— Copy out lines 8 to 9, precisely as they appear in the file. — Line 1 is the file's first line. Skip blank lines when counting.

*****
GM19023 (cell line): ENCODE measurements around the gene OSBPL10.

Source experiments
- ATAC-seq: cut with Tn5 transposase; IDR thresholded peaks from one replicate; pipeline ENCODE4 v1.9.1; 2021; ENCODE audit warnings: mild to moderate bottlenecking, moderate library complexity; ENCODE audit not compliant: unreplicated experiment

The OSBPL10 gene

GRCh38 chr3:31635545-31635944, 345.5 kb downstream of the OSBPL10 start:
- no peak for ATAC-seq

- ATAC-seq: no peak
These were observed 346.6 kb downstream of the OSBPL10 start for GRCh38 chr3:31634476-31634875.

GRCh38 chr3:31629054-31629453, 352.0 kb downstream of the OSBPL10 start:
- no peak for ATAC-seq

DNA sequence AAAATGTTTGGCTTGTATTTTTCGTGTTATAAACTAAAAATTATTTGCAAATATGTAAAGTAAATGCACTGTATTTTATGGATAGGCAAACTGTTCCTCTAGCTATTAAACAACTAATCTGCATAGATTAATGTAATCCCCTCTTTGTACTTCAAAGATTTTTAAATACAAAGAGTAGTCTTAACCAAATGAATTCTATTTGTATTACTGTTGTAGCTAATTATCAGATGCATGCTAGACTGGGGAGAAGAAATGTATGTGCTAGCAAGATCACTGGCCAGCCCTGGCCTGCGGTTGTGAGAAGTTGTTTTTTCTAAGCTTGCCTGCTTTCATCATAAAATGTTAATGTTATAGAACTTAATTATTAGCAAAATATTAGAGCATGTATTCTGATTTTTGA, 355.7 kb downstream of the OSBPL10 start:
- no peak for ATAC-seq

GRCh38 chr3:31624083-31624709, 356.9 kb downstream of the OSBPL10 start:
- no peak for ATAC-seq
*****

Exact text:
These were observed 346.6 kb downstream of the OSBPL10 start for GRCh38 chr3:31634476-31634875.

GRCh38 chr3:31629054-31629453, 352.0 kb downstream of the OSBPL10 start: